As Peoria County State’s Attorney, Jodi Hoos serves the community’s need for public safety and welfare by prosecuting criminal offenders; adjudicating cases of neglected, dependent or abused minors; helping victims through the criminal justice process; and providing legal counsel within Peoria County government. Prior to this appointment, Hoos was Peoria County resident circuit judge for five years, handling civil cases ranging from personal injury to multimillion-dollar medical malpractice claims. As assistant state’s attorney, she tried more than 150 jury trials and prosecuted nearly 50 murder cases—one of which became the basis for an episode of NBC’s Dateline. She is married with two daughters.
Where did you grow up? Who or what were early influences on you?
I grew up in a small farm community in central Nebraska, population 231. I had three older brothers who taught me all about sports and the outdoors—things I still enjoy to this day. We were a family with a lot of love, but not a lot of means. My brothers and I all had various jobs by our middle school years, including paper routes, de-tasseling corn, lawn mowing and shoveling snow. These experiences taught me the value of hard work, and that if you want something in life you have to put in the effort.
Tell us about your educational background. How and why were you first inspired to pursue a career in law?
At the tender age of 12, my dad was killed in a car accident. It took three years and a jury trial for a wrongful death claim to bring some balance back to my family, who was shattered by that tragedy. That trial, where I was called as a witness, changed my life forever. I knew standing outside that courthouse that my career would be spent inside of one.
I went on to graduate valedictorian from Amherst Public High School in 1993 as a three-sport athlete. I went to college at the University of Nebraska at Kearney, where I was a four-year starter at third base for the softball team. During those four seasons, our softball team was a combined 152-42, won three Conference titles, and reached the Division II National Championships Elite 8 in 1996 and 1997.
I graduated magna cum laude from the University of Nebraska at Kearney in 1997 with a bachelor’s degree in political science. I then went to law school at the University of Nebraska at Lincoln and received my juris doctor in 2000.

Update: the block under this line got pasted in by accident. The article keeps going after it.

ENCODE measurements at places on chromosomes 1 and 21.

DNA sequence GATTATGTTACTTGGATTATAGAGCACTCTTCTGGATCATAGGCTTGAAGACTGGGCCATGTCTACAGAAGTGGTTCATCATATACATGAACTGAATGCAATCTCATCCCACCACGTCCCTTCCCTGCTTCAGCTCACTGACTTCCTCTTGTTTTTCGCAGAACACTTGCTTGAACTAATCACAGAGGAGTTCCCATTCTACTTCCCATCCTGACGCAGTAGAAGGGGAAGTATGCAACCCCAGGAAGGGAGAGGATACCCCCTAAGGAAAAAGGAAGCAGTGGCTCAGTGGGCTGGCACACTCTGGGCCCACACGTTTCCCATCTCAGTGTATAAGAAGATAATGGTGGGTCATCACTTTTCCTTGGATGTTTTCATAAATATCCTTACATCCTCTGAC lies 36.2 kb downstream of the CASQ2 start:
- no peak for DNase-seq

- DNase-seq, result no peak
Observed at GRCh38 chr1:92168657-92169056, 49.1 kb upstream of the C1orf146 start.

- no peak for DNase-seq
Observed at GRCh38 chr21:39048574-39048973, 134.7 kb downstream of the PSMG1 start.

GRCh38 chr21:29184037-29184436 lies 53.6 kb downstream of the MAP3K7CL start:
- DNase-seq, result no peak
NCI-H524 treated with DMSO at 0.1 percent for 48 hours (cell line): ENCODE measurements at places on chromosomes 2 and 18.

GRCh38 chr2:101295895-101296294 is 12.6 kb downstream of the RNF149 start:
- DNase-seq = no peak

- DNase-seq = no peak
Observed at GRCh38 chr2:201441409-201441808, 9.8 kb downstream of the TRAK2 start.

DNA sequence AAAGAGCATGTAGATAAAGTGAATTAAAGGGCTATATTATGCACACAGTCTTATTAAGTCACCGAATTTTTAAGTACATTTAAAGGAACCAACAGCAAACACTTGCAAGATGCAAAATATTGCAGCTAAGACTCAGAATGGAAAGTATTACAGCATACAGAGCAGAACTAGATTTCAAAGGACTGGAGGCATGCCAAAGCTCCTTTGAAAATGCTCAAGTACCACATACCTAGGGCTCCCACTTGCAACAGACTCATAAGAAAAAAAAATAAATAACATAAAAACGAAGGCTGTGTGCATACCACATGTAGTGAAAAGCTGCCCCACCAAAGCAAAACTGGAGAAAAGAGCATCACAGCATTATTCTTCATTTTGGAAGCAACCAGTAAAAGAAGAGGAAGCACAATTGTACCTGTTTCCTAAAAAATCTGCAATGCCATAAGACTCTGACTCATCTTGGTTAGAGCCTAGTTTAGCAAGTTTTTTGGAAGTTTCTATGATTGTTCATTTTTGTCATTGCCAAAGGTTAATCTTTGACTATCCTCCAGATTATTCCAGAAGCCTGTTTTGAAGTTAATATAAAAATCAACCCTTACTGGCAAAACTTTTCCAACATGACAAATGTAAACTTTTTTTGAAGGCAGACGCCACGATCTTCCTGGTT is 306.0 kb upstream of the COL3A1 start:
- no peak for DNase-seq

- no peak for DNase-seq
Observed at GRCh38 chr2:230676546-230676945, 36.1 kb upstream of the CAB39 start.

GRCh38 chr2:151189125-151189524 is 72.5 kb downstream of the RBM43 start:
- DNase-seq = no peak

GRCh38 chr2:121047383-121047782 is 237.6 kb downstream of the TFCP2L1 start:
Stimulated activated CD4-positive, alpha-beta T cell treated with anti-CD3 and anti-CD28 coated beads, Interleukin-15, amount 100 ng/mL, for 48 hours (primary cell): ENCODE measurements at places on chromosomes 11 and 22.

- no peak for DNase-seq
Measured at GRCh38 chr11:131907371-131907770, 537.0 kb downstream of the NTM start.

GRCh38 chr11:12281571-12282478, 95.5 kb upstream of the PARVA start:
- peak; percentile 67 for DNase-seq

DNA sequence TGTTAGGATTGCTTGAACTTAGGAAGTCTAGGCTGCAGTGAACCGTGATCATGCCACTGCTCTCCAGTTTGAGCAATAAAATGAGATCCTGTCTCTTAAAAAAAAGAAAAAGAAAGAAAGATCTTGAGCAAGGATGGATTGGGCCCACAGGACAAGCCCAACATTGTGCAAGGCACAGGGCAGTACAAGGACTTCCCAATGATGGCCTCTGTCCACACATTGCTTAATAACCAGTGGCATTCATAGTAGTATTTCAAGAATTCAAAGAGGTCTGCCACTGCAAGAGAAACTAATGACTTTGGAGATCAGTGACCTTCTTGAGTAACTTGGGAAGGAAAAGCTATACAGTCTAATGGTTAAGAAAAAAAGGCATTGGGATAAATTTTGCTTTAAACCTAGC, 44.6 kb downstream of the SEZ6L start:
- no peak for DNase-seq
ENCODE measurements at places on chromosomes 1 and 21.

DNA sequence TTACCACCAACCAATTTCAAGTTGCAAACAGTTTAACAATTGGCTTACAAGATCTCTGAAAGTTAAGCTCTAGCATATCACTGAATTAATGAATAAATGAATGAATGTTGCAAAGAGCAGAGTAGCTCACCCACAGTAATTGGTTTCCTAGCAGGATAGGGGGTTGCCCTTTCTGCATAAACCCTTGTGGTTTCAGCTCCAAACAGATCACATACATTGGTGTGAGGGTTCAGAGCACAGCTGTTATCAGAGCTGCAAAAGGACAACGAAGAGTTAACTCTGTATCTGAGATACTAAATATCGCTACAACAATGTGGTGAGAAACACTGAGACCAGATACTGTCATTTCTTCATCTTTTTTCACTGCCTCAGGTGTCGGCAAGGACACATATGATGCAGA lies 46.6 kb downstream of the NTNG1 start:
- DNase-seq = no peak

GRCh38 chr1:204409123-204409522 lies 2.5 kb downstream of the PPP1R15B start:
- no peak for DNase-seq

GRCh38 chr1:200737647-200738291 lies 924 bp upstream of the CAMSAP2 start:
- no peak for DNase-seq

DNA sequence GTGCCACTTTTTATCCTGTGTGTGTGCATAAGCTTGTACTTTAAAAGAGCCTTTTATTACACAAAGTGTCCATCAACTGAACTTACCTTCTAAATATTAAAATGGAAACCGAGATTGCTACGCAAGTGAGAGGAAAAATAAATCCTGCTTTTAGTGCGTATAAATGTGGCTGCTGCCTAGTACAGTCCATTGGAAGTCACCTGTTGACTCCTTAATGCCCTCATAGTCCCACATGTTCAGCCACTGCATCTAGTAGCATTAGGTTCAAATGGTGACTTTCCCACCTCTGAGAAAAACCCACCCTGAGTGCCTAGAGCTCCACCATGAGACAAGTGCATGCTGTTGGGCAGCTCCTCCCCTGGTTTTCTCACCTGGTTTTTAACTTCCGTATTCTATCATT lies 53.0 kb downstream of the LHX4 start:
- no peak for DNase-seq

Please list and reflect upon your major accomplishments of recent years. What are you most proud of in your career?
I was very honored and humbled to be a circuit judge for five years. The time I spent on the bench will always have a special place in my heart, and that role would be near the top of my list of accomplishments. However, if I had to reflect back on my entire career and list what I am most proud of, it would be the murder trials I handled while an assistant state’s attorney for Peoria County. During my 15-year career in that position, I handled nearly 50 murder cases. On top of losing a loved one to a tragic death, most families of murder victims struggle to navigate an unfamiliar criminal justice system. Being able to lead families through that difficult process and being the voice for those who didn’t have one are things I will always be proud of.
What have been some of the biggest challenges you’ve experienced in your roles as a prosecutor, judge and state’s attorney?
One of the biggest challenges as state’s attorney has been the year 2020. I’m guessing many people can relate to that statement. This year has brought incredible challenges to most people, but as a first-year state’s attorney, I could not have imagined a bumpier ride.
Many of the biggest obstacles this year—legal questions for Peoria County with the closure of the county-owned nursing home; law enforcement issues in the wake of the COVID-19 shutdown; COVID-19 outbreaks at the Peoria County Jail in the middle of not one, but two murder jury trials; and protests and riots that filled our streets for days—had never occurred for any prior state’s attorney, so I had very little experience to draw from. It wasn’t like I could open a law book and find the answer to COVID-19.
On top of everything else, I lost my first assistant, chief of charging, and chief of juvenile to retirement. These were individuals that had nearly 100 years of combined experience. Replacing them in such a difficult year only added to the early challenges of this role. Let’s just say, like the rest of the world, I’m looking forward to 2021.
Did you have a mentor in the early stages of your career? How did this person help you along the way?
Circuit Judge Kevin Lyons. He is the reason I am in Peoria. When he was the Peoria County state’s attorney, he took a chance on this small-town girl from Nebraska and gave me my first job out of law school. I didn’t know a soul when I moved here; in fact, I had to look up Peoria on a map to find it (back when people used maps). Not only did he get me to Peoria, but he was instrumental in shaping my young legal career. He was the one who always said being a prosecutor is about doing the right thing, even if it isn’t the popular thing. As a prosecutor, those are words to live by.
What is the best piece of advice you ever received?
My mom told me a long time ago that life is like a game of cards. You never know what cards you’re going to be dealt, but you learn to play with what you have, and sometimes that means throwing your whole hand in and starting over.
What causes are near and dear to you? What are your passions?
Anything involving children. Our youth are so easily influenced. We all need to do our part to expose them to as many positive experiences as we can—especially those who are heading in the wrong direction.
What is your leadership style or philosophy?
Build others up with you.
What do you want your legacy to be?
That I always stood for what was right. PM